BitDepth 456 - January 18

Peer to peer networks shine as a distribution channel for videos of a disaster.
The relentless flow of files

Video files on three different server networks, from bottom left, are FastTrack/Kazaa, eDonkey, Limewire/Gnutella. The video still is taken from an uncredited file titled "Tsunami Video 2.wmv" parts of which have aired on international television. Images by Mark Lyndersay.

The ethics of the way peer to peer networks (P2P) are used has always proved to make for messy debates. The technologies usually act as enablers, allowing people around the world to offer files for others to download in a kind of parallel universe of freeness on the Internet.
Far from the public worlds of sanctioned download sites like Tucows and VersionTracker, the P2P networks are the shadowy alleyways of the Internet, where files of doubtful lineage are passed between furtive hands.

The first P2P network to come to widespread public attention was Shawn Fanning's Napster, on which a business was shakily built. Napster's key feature, the indexes the master servers kept of available files that made downloading files so seamless, became the breadcrumb trails that an outraged recording industry followed to successfully point a finger of blame at the company for a massive upsurge in illegal trading of MP3 files of licensed music.
Nothing has appeared since that works quite as well as Napster did because nothing else uses those kind of indexes. Even Kazaa, the most popular tool for trading files since Napster has become problematic, dropping unwanted advertising and spyware on PCs like a diarrhetic flock of seagulls.

I trawl the popular Gnutella network a collection of linked, Limewire-based servers around the world to see what's popular. The Gnutella network is often agonisingly slow to use, and downloads are so readily aborted that it's often pointless trying to grab even small files, so I scroll around to see what's popular.
It's a kind of eerie, if fundamentally populist barometer of the zeitgeist, the only place where Britney Spears rubs shoulders with Bing Crosby and Snoop Dogg. It was here that I noticed a surprising rise in popular trading in files on a surprising subject, videos of the Indian Ocean Tsunami.

What first seemed like a trickle eventually became a deluge of data as I kept hitting the reload button. There were dozens of these files being offered by hundreds of people. Some of the clips were taken from Asian television, others seemed to be unusually long takes straight from the video cameras, chillingly intimate views of a terror sanitized by broadcast editing.
In one sequence, a videographer captured a long shot from the second story of a hotel, the surging waters snatching two tourists struggling to reach the balcony with imperious force. As the long, disturbingly uncut video continues, the camera lurches crazily up and down and it finally becomes clear that the waters have risen to waist height on the second floor and the videographer is balancing precariously on top of a floating table.

You won't find any Perfect Storm moments here. There are no dramatic moments when you can see the scope of the disaster clearly. The huge wave comes crashing inland in video clip after clip, and it just keeps coming, the water rising and surging inexorably. This dirty, swirling water behaves unlike anything we've seen in movies, crashing through walls, wrapping around trees, sucking and pulling at anything in its path.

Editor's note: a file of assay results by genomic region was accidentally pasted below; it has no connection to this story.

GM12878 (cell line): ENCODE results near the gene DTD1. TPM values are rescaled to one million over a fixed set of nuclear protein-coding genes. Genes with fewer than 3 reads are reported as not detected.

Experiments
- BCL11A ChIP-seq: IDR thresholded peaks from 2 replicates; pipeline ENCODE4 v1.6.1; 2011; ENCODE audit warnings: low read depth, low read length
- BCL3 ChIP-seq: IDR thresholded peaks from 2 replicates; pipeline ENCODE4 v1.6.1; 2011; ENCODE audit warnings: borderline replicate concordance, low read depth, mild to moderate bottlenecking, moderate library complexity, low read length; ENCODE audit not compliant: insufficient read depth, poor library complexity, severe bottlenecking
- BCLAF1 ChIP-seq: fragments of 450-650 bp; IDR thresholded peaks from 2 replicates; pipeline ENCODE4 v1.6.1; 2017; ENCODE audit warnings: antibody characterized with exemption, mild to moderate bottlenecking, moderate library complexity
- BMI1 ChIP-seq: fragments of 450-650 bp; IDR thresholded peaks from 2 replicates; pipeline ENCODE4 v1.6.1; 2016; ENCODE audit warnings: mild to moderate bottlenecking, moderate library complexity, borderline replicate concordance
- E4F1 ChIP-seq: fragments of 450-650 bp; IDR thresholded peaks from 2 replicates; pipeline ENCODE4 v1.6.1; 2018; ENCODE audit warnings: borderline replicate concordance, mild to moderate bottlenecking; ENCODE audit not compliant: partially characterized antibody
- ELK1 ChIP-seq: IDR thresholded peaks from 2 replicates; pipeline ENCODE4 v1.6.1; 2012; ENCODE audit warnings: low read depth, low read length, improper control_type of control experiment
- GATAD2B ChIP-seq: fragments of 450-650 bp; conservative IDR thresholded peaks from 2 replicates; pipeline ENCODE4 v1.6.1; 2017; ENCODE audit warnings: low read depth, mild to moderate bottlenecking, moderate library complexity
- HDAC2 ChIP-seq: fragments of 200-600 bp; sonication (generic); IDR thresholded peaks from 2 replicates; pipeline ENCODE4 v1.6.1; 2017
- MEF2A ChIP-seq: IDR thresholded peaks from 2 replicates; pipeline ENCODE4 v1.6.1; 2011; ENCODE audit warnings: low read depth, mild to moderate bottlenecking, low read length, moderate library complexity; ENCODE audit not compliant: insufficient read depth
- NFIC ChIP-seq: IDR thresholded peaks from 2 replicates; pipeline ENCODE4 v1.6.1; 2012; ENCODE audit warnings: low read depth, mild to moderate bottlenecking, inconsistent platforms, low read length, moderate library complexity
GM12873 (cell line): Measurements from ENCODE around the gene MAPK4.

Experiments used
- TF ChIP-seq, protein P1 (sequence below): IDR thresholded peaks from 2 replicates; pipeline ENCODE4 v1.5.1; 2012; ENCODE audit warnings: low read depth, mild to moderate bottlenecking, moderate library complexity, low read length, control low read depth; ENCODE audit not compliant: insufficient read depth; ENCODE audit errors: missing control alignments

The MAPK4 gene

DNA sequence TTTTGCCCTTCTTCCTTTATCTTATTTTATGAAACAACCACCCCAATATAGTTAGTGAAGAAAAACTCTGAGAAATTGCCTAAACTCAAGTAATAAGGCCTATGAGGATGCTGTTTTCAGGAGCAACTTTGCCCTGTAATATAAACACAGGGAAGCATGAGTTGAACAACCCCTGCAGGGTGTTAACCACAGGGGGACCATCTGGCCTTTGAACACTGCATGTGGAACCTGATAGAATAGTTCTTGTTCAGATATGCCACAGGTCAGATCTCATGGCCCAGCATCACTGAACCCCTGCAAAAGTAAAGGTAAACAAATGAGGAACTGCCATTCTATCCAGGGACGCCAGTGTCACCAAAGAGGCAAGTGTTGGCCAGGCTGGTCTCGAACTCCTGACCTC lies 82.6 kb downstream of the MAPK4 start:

Beyond the shocking, sometimes graphic images on some of these videos is the realisation that in a matter of days, video shot by amateurs had been made available to the world using these networks by amateurs. P2P filesharing of news footage isn't broadcasting, but it's something new, an unfiltered view of a disaster as it happens without the intervention of the normal gatekeepers of information.
It could just be disaster porn, or it could be technology maturing out of petty theft into information databasing, difficult images of the news that found another way to be seen.

About Peer to Peer Networks.
As you linger on a Gnutella/Limewire network, servers are found and their files are offered to your searches.

For anyone who's worked on a networked computer (and every computer on the Internet is one by definition), the principle seems straightforward. Establish a connection to the other system, find the file you're looking for and copy or download it. That's the way FTP, the most common file transfer protocol on the Internet works.
Modern P2P networks use a technique known as swarming. When you connect to a popular file on the Limewire/Gnutella network, the file may come from one computer or it may come from many. The software is smart enough to reassemble your download even if it comes from ten different computer systems.

BitTorrent, the popular swarming download client that's become indispensable to movie pirates, takes the technique to its apotheosis.
There are no files on the BitTorrent network, only tiny pointers known as torrents. When you load one of these into the client, it does two things, first it finds any computers that are offering the torrent for download, then it offers the file you're downloading to anyone else who is looking for it.
It's possible to be sending a file out faster to other BitTorrent users than you're getting it and during most of a fairly large download, only a few BitTorrent users will have the whole file while this is going on, just partially transmitted data that's in an unusable state. Torrents are co-operative computing by design.
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